The UK Government has published the European Union (Withdrawal) Bill or "Repeal Bill". The first line of the bill says the European Communities Act 1972, which took Britain into the EU, will be "repealed on exit day" - this will end the supremacy of EU law and stop the flow of new regulations from the EU.  All existing laws derived from the EU will continue to be in force - they can be changed or ended by further legislation introduced by the UK Government. 

The bill does not detail policies line-by-line but transfers all regulations into domestic law and provides the UK with two years after Brexit to correct any "deficiencies" arising from the transfer. This Bill has been introduced and received its first reading in the House of Commons with David Davis as the lead minister. It is not expected to be debated until the Autumn, but will need to have been passed by the time the UK leaves the EU, currently set for March 2019.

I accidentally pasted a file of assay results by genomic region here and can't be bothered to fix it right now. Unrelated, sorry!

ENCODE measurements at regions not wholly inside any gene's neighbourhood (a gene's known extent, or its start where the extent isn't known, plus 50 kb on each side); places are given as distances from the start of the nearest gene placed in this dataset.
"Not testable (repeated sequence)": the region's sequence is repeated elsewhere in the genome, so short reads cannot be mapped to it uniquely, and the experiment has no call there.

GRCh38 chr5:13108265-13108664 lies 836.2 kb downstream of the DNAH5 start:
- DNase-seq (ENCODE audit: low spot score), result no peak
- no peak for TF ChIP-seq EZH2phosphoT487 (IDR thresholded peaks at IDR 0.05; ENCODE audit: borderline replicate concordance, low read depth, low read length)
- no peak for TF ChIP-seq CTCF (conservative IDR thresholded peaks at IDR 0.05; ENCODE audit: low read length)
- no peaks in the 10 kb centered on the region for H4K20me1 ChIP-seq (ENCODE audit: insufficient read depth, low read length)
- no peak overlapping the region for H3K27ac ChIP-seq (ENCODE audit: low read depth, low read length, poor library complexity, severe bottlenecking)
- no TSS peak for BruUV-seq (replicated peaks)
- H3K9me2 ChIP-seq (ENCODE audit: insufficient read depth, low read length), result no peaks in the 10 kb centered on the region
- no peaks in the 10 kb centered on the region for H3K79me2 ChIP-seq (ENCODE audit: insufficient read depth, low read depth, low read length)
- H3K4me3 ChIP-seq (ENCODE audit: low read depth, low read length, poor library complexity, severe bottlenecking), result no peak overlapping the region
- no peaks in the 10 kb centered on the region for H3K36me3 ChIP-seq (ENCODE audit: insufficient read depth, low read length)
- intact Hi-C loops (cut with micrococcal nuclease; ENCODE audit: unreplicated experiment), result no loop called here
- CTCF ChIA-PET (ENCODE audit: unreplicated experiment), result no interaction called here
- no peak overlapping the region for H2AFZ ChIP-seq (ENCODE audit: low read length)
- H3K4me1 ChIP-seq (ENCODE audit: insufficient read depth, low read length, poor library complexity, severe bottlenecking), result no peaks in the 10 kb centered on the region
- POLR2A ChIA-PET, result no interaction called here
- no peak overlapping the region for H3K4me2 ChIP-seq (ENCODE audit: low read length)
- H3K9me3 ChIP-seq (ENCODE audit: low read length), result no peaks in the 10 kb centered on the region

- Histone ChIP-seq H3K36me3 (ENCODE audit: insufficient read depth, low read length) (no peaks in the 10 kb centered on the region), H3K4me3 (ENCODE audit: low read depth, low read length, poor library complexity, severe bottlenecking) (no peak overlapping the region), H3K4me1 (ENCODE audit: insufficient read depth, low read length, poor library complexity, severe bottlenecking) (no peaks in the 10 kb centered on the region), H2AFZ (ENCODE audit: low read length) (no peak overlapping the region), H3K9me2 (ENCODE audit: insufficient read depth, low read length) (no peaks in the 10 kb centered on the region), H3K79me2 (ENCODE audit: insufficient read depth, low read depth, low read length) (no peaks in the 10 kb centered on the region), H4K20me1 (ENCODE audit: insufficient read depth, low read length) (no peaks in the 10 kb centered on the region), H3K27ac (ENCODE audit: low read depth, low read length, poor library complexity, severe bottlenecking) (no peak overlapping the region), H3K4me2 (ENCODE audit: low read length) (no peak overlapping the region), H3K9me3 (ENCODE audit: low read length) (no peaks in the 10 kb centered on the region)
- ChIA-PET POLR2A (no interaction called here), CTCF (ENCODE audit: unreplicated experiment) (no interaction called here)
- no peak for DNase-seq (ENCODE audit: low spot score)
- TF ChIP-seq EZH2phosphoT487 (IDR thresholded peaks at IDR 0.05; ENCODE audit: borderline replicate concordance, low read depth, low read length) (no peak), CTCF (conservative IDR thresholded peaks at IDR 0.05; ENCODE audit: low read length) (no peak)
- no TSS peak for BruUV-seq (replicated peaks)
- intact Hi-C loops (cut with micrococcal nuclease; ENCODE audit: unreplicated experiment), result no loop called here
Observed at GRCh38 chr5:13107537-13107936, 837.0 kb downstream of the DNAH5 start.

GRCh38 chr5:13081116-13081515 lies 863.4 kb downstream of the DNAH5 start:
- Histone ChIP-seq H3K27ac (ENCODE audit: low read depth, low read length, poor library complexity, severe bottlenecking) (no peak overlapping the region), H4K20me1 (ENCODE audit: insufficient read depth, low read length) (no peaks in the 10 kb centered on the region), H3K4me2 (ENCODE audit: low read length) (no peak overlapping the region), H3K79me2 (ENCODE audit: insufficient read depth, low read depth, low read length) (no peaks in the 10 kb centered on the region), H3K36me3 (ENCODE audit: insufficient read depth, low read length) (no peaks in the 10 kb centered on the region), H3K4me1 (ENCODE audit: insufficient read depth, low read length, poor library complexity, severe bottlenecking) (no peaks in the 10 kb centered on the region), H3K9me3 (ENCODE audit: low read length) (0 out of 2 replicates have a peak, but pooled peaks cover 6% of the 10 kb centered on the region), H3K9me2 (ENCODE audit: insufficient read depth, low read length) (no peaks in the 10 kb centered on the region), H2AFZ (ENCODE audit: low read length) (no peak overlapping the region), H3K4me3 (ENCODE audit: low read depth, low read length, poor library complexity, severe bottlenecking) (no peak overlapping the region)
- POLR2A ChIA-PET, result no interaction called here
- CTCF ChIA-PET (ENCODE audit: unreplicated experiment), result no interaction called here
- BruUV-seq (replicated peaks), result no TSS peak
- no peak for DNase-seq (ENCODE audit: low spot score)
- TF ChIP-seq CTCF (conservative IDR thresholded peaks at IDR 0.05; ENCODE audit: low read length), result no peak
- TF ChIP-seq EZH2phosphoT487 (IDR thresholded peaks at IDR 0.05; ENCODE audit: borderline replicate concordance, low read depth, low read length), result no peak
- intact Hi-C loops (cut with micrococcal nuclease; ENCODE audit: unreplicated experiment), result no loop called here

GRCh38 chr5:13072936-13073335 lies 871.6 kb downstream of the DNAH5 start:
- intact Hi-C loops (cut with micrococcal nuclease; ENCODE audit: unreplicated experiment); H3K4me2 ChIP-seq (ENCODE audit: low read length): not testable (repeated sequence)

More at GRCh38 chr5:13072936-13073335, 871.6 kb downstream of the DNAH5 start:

However, opposition parties are already rallying to obstruct the Bill's process. Labour's shadow Brexit secretary Sir Keir Starmer has made clear his party would not support the Bill in its current form. He is demanding concessions in six areas, including guaranteeing workers' rights in the UK do not fall behind those in the EU, and curbs on the power of government ministers to alter legislation without full parliamentary scrutiny.

There is also concern from devolved parties with the Scottish National Party stating there needed to be "clarity" over which powers repatriated from the EU should go to the devolved nations whilst the Labour party's First Minister of Wales, Carwyn Jones, described the bill as "a crude power-grab from London, which strikes at the heart of devolution.